Meg Goldthwaite, Chief Marketing Officer, NPR

Doug Robinson, Founder + CEO, Fresh Digital Group

Phillip Easter, Head of Emerging Technology, American Airlines

Kevin Perlmutter, EVP, Chief of Innovation, Man Made Music

Kids Listen: The Craft of Podcasting for Kids

From NPR to local public radio, form award-winning music makers to a guy recording out of a closet, how did four of the biggest podcasts for kids get their start and what keeps them going? Meredith Halpern-Ranzer of Tinkercast and NPR's Wow in the World, Sanden Totten of Minnesota Public Radio's Brains on and Smash Boom Best, Polly Hall of Ear Snacks, and Eric O'Keeffe of What If World discuss how kids listen and how to engage with an audience whose parents hold the smartphone. They'll teach you how to creatively package science, trivia, music, morality, and pure fiction into episodes that keep their shows growing, regardless of the size of their staff or budget. And you'll learn how the advocacy organization Kids Listen unites and supports kids-podcaster across the globe.


Meredith Halpern-Ranzer, Chief Executive, Tinkercast

Eric O'Keeffe, Creator, Host, Producer, What If World

Sanden Totten, Writer, Bill Nye Saves the World

Polly Hall, Writer/Editor/Producer, Ear Snacks

Bringing Music History Out Of The Vaults

The National Archives grants program, carried out through the National Historical Publications and Records Commission (NHPRC), recently awarded major grants to the Rock & Roll Hall of Fame and the Country Music Hall of Fame to fund the accessibility of significant resources of music history for scholars, writers, and music fans. Archives directors from both institutions will discuss their upcoming grant-funded projects and the importance of the historical materials being made available. Music writer Greg Kot, who has donated his extensive collection to the Rock Hall, and NPR Music correspondent and critic Ann Powers, who has conducted research at both archives, will address the importance of the projects and of making these kinds of resources publicly available in libraries and archives.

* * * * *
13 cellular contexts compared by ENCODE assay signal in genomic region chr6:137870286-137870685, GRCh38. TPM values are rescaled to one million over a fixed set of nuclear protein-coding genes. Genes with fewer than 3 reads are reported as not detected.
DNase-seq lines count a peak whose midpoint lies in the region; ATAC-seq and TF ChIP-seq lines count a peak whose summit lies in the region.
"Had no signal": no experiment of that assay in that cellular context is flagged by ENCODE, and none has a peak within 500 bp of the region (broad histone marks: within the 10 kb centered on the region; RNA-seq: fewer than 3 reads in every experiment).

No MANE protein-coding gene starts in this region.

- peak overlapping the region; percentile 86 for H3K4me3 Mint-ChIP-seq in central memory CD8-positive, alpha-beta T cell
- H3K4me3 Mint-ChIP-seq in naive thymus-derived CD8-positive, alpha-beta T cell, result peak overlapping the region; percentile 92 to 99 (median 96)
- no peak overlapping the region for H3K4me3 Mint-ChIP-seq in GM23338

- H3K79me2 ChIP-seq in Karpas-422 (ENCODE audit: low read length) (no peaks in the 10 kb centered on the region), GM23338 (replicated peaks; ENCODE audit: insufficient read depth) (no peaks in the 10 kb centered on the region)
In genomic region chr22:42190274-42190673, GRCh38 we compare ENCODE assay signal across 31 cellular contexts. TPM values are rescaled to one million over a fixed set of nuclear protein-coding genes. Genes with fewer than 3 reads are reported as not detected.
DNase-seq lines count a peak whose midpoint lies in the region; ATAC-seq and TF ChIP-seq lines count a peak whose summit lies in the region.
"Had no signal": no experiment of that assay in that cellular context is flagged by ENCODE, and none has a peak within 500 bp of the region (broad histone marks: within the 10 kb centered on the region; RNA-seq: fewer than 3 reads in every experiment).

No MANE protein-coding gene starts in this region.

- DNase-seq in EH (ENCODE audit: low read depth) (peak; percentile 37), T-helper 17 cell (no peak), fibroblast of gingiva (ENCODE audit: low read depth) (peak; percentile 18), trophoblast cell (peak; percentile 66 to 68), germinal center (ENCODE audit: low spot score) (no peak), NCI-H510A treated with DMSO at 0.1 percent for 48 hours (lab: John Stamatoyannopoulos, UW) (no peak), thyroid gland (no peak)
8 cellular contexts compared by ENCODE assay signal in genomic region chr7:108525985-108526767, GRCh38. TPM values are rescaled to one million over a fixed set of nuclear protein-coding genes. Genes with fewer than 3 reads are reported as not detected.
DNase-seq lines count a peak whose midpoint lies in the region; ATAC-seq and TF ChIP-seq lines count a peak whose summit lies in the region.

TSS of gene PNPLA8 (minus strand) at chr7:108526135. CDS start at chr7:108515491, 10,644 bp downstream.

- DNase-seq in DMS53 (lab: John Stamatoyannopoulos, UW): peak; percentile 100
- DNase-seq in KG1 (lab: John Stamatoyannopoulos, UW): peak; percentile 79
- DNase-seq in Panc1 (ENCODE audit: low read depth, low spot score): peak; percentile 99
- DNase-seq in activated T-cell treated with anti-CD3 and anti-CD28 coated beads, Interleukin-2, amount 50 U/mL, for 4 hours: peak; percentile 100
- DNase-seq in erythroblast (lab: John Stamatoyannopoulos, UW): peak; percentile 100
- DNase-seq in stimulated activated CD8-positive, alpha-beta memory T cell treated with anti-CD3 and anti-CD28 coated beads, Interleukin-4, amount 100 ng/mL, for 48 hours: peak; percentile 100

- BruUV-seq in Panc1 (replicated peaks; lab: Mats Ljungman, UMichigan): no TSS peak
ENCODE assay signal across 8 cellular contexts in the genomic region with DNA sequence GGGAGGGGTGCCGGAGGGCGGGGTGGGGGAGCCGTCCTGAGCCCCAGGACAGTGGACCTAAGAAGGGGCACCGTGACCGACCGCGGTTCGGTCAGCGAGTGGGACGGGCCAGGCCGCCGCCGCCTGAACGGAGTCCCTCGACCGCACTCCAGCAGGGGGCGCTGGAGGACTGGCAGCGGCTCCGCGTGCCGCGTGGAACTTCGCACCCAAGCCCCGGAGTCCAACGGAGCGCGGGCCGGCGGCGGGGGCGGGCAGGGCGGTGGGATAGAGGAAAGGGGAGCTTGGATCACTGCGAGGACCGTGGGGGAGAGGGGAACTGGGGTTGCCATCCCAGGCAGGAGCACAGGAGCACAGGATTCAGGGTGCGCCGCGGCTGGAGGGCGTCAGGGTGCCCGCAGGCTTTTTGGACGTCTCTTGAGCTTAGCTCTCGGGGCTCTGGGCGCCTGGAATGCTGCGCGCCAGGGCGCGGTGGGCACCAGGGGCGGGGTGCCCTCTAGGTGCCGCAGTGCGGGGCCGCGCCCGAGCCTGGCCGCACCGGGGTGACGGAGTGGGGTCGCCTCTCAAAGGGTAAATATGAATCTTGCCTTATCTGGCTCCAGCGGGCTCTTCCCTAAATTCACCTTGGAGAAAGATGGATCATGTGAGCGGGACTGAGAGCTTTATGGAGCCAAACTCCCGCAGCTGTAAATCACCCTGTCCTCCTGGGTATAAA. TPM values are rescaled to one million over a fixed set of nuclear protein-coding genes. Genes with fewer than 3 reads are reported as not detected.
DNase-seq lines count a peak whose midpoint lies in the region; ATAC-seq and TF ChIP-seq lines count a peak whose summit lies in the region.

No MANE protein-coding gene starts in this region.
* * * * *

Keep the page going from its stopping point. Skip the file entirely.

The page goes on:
Ann Powers, Critic and Correspondent, NPR Music

Andy Leach, Senior Director of Library & Archives, Rock & Roll Hall of Fame

Greg Kot, Author, Columnist, Radio Host, Chicago Tribune, Sound Opinions

Lee Boulie, Executive Director of Digital & Library Collections, Country Music Hall of Fame and Museum

How Today's Technology Can Make Learning Fun

Over the past year, the conversation has shifted from how much time kids should spend using technology to how parents can be more involved in their child's technology use. From tablets and phones to new voice-based innovations today's parents are thinking about how they want their family to approach technology. In this panel, we'll discuss the role of technology, including screen time and voice-based innovations as an extension of education in the home. We'll also offer useful tools for parents.


Anya Kamenetz, Lead Education Blogger, NPR

Kurt Beidler, General Manager of Kids and Family, Amazon

The Art of Discipline In The Age Of Screens

Discussion of the science of executive function, attention, and self-regulation; how the increasing prevalence of technology is affecting children's brains and concentration both in and out of the classroom, and strategies to help them better self-manage. Panelists will describe trauma-informed practices, instructional tools and successful interventions for the most challenging children, and the impact on disproportionate discipline of children of color and those with learning disabilities.


Anya Kamenetz, Lead Education Blogger, NPR

Katherine Lewis, Author and Journalist, Self

Jelani Memory, Chief Product Officer, Circle Media Labs

Copyright 2021 NPR. To see more, visit https://www.npr.org.